Agreed, Welfare states have invariably been socio-economic nightmares, but to say that free markets are all peaches and cream, would be gross over exaggeration. Beyond a point, its just not possible to justify the widening economic disparities and concentration of economic power in the hands of the elite few by saying that individual abilities and talents are the sole determinants of economics. Just because people are not equal, does not imply that they have to suffer a raw deal for no fault of their own. It were life scenarios like these that lead to the emergence of Marxist theories and the social revolutions that followed. When any society reaches a stage where there are only 2 classes, the rich and the poor, one realizes the lethal impact of uncontrolled markets. A contemporary example is that of life saving drugs, most AIDS/Cancer medicines are exorbitantly expensive. Is it not unfair then to not let governments intervene and let these essentialities reach the people who need them? Or are we too elitist to believe that poor people don’t have a right to live?
Reeds says that governments are spendthrift, callous, corrupt and costly. He believe that a free and independent people do not require governments for their sustenance, but someone should tell Mr. Reed, that an economically oppressed and dependant people do. Perhaps this statement is a misfit in Contemporary Indian politics, but then I assume governments to be welfare oriented, not just bureaucracy.
Please cease from thinking that I am a left agent or supporter of sorts. I am all for the free markets and minimization of deadweight losses caused by government policies. But to believe that pure free markets are THE solution, does not go down too well with me.
No society can exist in extremes, Socialism collapses. Free markets might not, but they are like a boiling pot of economic frustration, which lead to eventual implosion.
PS: Looking forward to working with intelligent and bright people like you all. The very best.
Licensing here?? in 2007, when licensing is suppposed to be word of the past, it exists and that too in the most unlikeliest of places, a railway station for coolies!Not that this is licensing with the same negative effects which led to pre 1991 but in essence the basic facts are still the same.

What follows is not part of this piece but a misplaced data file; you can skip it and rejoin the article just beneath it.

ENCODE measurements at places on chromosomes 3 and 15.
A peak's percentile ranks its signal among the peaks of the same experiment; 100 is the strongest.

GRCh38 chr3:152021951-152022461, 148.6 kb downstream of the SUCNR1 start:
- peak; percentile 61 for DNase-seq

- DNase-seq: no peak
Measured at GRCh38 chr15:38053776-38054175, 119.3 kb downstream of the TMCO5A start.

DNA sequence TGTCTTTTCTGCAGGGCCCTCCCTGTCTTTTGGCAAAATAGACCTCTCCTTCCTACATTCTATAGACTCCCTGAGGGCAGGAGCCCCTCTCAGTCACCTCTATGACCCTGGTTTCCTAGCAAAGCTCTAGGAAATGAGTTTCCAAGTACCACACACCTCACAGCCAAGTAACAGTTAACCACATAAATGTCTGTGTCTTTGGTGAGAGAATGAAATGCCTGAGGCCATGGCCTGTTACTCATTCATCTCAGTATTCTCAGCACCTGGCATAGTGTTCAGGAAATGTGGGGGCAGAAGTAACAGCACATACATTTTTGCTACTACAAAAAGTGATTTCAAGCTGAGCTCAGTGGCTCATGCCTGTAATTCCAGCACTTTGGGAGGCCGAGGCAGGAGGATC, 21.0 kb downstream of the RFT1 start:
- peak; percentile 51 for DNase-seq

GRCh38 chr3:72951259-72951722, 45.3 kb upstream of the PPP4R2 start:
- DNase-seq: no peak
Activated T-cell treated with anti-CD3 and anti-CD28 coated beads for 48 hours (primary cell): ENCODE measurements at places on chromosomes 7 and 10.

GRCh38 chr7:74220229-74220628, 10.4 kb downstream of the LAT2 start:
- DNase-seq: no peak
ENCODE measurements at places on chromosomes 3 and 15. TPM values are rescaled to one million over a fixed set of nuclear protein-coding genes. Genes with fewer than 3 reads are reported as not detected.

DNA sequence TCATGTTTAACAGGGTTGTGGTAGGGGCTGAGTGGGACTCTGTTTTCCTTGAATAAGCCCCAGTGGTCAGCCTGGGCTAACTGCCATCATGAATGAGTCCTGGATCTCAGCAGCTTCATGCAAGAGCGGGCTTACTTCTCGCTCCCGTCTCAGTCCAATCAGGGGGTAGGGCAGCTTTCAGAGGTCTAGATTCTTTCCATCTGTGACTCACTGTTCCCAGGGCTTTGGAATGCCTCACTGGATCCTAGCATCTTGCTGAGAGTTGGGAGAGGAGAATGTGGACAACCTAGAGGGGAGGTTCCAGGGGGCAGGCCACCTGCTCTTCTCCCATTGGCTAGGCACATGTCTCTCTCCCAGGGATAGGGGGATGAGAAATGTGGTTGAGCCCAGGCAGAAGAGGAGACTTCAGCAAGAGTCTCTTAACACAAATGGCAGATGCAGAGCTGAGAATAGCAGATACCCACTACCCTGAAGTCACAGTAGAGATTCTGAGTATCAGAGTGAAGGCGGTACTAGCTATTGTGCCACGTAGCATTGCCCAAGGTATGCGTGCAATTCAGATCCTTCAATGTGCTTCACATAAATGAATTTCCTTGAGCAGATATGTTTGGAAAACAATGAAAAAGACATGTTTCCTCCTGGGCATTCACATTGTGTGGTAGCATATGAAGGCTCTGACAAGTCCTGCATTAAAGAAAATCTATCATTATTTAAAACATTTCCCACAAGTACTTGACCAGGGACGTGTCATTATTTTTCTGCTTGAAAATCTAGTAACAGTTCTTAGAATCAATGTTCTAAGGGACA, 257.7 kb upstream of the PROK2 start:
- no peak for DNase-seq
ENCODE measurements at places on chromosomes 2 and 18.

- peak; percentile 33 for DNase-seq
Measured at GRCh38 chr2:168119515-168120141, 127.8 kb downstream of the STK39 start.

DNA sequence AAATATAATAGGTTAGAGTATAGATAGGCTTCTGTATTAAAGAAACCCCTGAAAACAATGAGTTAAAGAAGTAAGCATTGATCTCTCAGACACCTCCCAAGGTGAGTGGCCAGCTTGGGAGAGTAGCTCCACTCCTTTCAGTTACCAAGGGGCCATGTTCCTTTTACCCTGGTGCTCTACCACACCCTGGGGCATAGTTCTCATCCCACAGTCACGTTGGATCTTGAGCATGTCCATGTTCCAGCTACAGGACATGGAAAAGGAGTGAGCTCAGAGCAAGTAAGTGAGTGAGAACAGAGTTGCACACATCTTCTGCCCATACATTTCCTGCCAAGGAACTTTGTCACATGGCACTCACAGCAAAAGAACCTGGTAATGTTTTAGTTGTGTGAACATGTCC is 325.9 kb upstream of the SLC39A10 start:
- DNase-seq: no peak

In reply to the two previos posts is see, even i did not find anything in the article about the status of unlicensed coolies in the stations. However, im inclined to hink that they would be very little in no. 2reasons for that:
1. Illegal and hence possibilty of railway authorities clamping on them
I agree this is an idialistic reason as one would expect bribrery and corruption to take care of that.
2. This is much more practical. Lack of assistance by unions for the unlicensed due to liabilities and obvious reasons and moreover, no participation for them in the cartel work division aspects.
In any case the fact that coolie profession could yiled 15,000 INR a month with additional railway benefits astounds me. But it certainly makes the reason for a 4 lakh premium on a license obvious!
In any case, this nexus has to be broken. Whether or not a new system is to be imposed, is a matter of debate. Personally , i feel that amenments are sufficient to this present system. I dont say do away with licensing, i say make licensing only relevant for accepting applicants for employment and a certain psychological control over the employment procedure and give order to it.
Cut away the premiums and corruption and we would have a pretty effective system!
Saturday, May 12, 2007
I also read the articles on the coolies in Delhi railway stations. I do not know if there are unlicensed coolies in Delhi, but there are many in Bangalore's railway stations. The large number of licensed coolies in Delhi, and also the fact that there is a Union of these workers goes to say that it is very difficult for the unlicensed workers to make a place for themselves here. In Bangalore, however, there is a comparitively lesser number of licensed coolies, and therefore also a comparitively larger number of unlicensed coolies.
Does that somewhat explain the large cost of the badges in Delhi?
Maybe I can make some enquiries as regards the prices of these badges in Bangalore stations...
I read the paper on the licensed coolies in the Delhi railway stations.it revealed the sorry state of affairs.there was something which came to my mind,are there non-licensed porters in the those stations? i think there are, and if they do exist then there arises another side to the whole thing.the competition significantly increases and therefore the income comes down,does it then explain why someone should fish out 2 lakhs for the shabby metal badge round the arm?
What do you think?
Friday, May 11, 2007
Its a whole new experience to be researching reality as in effectively life itself.
Existentialism apart, it feels great to be doing an internship with CCS.
A few more libertarian organizations like this would make all the difference
is today's differential world!
The only way to ensure growth, and when i say growth i mean wholesome growth,
economic, social, the whole 'doo-dah' and of course, individual is to enliven the train of
thought called unbiased freedom and CCS intends to do just that.
I look forward to an extremely enriching and eventful internship.
Oh, and @Renu; Thank you for the blog! Finally, i'm blogging again!
Thursday, May 10, 2007
Wednesday, May 9, 2007
Welcome to the CCS Blog!
Write! Comment! Criticize! Suggest! Review! Interact! Share!
We give you the space for all of this and more!
You can start by posting about the articles in the “Internship Reader”; we want to know your opinion.